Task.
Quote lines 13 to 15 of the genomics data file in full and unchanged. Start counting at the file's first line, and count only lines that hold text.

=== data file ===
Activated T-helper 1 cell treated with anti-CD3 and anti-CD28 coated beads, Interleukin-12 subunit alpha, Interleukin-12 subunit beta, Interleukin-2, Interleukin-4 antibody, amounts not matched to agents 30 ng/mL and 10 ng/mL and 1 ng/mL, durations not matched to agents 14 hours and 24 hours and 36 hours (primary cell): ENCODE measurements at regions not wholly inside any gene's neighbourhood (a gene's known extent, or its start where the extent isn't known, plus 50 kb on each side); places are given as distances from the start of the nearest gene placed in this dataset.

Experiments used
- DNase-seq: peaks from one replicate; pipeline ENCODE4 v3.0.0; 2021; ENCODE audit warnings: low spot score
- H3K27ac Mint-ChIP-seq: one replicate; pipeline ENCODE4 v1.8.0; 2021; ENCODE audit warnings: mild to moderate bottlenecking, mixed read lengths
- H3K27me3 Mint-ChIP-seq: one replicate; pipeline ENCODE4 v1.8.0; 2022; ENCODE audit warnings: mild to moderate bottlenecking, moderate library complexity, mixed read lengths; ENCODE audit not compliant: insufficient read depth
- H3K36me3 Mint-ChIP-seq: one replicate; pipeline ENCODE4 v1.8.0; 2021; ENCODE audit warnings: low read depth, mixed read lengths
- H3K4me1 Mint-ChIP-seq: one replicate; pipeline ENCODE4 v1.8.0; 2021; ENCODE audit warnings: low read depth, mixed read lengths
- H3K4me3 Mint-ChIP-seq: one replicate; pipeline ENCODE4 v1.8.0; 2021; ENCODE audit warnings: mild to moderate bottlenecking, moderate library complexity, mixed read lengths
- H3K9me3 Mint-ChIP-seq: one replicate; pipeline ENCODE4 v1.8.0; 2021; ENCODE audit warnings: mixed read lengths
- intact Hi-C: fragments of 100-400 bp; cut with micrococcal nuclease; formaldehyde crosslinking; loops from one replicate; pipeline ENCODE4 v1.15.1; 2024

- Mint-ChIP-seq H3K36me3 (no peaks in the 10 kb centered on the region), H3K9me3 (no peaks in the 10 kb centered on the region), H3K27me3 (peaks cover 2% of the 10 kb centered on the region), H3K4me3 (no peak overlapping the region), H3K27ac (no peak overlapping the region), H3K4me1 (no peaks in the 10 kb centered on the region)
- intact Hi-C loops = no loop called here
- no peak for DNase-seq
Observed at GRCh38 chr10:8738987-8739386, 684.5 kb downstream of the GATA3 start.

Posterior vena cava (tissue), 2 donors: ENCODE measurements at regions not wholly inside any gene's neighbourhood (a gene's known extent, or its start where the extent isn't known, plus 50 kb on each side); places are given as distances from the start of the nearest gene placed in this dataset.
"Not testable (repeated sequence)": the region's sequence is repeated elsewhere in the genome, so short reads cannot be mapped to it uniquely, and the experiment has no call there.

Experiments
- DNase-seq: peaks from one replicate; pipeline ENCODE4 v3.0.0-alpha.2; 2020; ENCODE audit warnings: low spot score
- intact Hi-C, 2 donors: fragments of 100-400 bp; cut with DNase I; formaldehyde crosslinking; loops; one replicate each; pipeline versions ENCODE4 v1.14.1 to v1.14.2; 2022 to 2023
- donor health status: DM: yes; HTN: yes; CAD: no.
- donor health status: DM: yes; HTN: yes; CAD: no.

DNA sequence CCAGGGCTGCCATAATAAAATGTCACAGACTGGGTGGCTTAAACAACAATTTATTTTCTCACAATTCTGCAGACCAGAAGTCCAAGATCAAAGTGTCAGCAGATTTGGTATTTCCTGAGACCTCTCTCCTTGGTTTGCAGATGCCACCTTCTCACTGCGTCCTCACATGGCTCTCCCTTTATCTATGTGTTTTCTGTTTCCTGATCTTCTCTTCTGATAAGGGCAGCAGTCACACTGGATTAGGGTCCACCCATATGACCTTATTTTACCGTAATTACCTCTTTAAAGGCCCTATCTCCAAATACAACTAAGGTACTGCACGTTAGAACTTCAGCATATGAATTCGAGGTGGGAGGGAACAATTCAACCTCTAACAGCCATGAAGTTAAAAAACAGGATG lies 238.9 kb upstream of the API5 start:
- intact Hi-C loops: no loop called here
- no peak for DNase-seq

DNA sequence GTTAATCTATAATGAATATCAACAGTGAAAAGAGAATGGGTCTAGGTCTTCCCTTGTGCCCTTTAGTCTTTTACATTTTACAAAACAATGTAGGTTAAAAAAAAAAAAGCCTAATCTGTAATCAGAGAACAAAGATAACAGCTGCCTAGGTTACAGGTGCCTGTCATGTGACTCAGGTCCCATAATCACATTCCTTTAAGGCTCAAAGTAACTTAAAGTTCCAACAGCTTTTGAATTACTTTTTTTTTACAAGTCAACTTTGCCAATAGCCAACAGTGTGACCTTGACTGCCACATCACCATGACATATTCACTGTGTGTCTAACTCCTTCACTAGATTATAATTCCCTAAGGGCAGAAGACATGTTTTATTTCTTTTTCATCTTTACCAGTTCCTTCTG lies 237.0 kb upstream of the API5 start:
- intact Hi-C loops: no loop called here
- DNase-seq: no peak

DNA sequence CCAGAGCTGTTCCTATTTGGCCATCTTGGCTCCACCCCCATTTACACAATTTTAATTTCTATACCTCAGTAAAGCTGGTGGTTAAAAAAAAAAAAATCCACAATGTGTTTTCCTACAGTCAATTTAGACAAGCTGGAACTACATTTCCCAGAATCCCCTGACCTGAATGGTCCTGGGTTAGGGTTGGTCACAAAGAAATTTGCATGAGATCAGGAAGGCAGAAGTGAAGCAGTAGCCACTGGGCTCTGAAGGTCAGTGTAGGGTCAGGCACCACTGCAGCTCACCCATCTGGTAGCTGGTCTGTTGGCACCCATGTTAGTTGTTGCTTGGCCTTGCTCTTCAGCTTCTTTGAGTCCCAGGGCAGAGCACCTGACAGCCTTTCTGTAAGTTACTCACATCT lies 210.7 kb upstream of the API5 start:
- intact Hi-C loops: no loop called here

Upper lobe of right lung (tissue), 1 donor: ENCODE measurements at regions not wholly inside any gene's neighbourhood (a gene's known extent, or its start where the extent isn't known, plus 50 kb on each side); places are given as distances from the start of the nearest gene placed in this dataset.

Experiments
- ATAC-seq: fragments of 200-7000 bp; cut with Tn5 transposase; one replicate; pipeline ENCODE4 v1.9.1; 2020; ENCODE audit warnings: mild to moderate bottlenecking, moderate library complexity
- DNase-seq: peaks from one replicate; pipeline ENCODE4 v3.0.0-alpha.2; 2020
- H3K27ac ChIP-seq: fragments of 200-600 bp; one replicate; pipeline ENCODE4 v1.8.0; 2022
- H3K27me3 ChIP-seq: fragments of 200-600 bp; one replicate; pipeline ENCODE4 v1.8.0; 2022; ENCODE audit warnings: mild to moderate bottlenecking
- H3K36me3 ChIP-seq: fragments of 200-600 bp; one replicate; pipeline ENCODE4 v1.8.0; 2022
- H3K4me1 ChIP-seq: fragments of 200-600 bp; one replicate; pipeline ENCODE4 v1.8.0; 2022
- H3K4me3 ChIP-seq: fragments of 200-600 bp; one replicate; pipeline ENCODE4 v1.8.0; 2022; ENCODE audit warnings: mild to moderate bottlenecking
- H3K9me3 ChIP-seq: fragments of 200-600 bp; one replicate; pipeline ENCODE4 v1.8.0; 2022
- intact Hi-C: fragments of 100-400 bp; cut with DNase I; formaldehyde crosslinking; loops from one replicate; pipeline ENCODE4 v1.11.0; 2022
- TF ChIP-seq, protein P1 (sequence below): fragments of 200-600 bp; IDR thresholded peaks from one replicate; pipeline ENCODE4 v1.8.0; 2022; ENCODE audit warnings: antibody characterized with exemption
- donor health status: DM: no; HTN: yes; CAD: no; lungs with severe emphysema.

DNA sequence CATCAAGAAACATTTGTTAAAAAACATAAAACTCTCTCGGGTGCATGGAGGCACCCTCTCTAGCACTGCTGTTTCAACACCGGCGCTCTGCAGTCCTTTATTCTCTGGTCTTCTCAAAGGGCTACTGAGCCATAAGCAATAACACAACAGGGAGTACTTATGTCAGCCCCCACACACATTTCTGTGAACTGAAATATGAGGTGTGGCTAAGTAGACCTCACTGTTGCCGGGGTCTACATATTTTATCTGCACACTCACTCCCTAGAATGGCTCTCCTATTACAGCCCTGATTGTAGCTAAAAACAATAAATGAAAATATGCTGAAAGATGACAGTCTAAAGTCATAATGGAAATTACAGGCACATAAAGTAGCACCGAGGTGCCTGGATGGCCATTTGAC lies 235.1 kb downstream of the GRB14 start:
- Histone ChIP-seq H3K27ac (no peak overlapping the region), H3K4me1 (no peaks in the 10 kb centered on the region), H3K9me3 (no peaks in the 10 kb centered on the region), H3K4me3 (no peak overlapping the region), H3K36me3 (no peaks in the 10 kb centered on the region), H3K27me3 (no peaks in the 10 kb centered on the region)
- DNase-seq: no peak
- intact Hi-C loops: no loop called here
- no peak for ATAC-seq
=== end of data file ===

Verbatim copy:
- no peak for DNase-seq
Observed at GRCh38 chr10:8738987-8739386, 684.5 kb downstream of the GATA3 start.

Posterior vena cava (tissue), 2 donors: ENCODE measurements at regions not wholly inside any gene's neighbourhood (a gene's known extent, or its start where the extent isn't known, plus 50 kb on each side); places are given as distances from the start of the nearest gene placed in this dataset.